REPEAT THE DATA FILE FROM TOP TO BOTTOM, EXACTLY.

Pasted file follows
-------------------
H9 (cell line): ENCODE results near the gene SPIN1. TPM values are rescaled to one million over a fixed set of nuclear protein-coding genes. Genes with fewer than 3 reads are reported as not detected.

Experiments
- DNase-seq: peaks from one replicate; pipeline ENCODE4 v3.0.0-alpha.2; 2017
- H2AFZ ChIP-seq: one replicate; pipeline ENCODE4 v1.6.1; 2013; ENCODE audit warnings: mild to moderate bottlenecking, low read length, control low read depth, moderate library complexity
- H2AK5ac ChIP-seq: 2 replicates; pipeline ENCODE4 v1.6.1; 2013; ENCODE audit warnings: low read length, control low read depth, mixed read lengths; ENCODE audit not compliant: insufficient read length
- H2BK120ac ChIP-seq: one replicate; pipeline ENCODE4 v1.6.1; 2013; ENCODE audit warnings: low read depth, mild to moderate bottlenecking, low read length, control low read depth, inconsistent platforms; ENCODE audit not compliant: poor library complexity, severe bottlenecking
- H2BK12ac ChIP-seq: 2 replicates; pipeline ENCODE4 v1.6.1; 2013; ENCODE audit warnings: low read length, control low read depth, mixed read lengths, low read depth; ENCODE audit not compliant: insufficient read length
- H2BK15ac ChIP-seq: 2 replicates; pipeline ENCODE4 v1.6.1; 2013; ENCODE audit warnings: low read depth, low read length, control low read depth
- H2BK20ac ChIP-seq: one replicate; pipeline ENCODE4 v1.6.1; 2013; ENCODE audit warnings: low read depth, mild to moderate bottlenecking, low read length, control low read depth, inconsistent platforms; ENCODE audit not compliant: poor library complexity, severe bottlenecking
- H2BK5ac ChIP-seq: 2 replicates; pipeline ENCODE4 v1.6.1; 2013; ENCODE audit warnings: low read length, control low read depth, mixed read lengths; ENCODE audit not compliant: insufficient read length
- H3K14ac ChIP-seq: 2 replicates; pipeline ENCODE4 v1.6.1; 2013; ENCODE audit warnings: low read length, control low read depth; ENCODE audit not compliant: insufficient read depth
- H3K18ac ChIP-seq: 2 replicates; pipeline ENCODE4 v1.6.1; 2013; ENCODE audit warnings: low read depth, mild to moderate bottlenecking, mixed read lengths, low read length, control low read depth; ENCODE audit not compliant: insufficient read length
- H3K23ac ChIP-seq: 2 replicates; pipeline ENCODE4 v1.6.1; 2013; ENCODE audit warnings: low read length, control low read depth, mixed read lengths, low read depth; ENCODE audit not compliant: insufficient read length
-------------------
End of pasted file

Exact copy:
H9 (cell line): ENCODE results near the gene SPIN1. TPM values are rescaled to one million over a fixed set of nuclear protein-coding genes. Genes with fewer than 3 reads are reported as not detected.

Experiments
- DNase-seq: peaks from one replicate; pipeline ENCODE4 v3.0.0-alpha.2; 2017
- H2AFZ ChIP-seq: one replicate; pipeline ENCODE4 v1.6.1; 2013; ENCODE audit warnings: mild to moderate bottlenecking, low read length, control low read depth, moderate library complexity
- H2AK5ac ChIP-seq: 2 replicates; pipeline ENCODE4 v1.6.1; 2013; ENCODE audit warnings: low read length, control low read depth, mixed read lengths; ENCODE audit not compliant: insufficient read length
- H2BK120ac ChIP-seq: one replicate; pipeline ENCODE4 v1.6.1; 2013; ENCODE audit warnings: low read depth, mild to moderate bottlenecking, low read length, control low read depth, inconsistent platforms; ENCODE audit not compliant: poor library complexity, severe bottlenecking
- H2BK12ac ChIP-seq: 2 replicates; pipeline ENCODE4 v1.6.1; 2013; ENCODE audit warnings: low read length, control low read depth, mixed read lengths, low read depth; ENCODE audit not compliant: insufficient read length
- H2BK15ac ChIP-seq: 2 replicates; pipeline ENCODE4 v1.6.1; 2013; ENCODE audit warnings: low read depth, low read length, control low read depth
- H2BK20ac ChIP-seq: one replicate; pipeline ENCODE4 v1.6.1; 2013; ENCODE audit warnings: low read depth, mild to moderate bottlenecking, low read length, control low read depth, inconsistent platforms; ENCODE audit not compliant: poor library complexity, severe bottlenecking
- H2BK5ac ChIP-seq: 2 replicates; pipeline ENCODE4 v1.6.1; 2013; ENCODE audit warnings: low read length, control low read depth, mixed read lengths; ENCODE audit not compliant: insufficient read length
- H3K14ac ChIP-seq: 2 replicates; pipeline ENCODE4 v1.6.1; 2013; ENCODE audit warnings: low read length, control low read depth; ENCODE audit not compliant: insufficient read depth
- H3K18ac ChIP-seq: 2 replicates; pipeline ENCODE4 v1.6.1; 2013; ENCODE audit warnings: low read depth, mild to moderate bottlenecking, mixed read lengths, low read length, control low read depth; ENCODE audit not compliant: insufficient read length
- H3K23ac ChIP-seq: 2 replicates; pipeline ENCODE4 v1.6.1; 2013; ENCODE audit warnings: low read length, control low read depth, mixed read lengths, low read depth; ENCODE audit not compliant: insufficient read length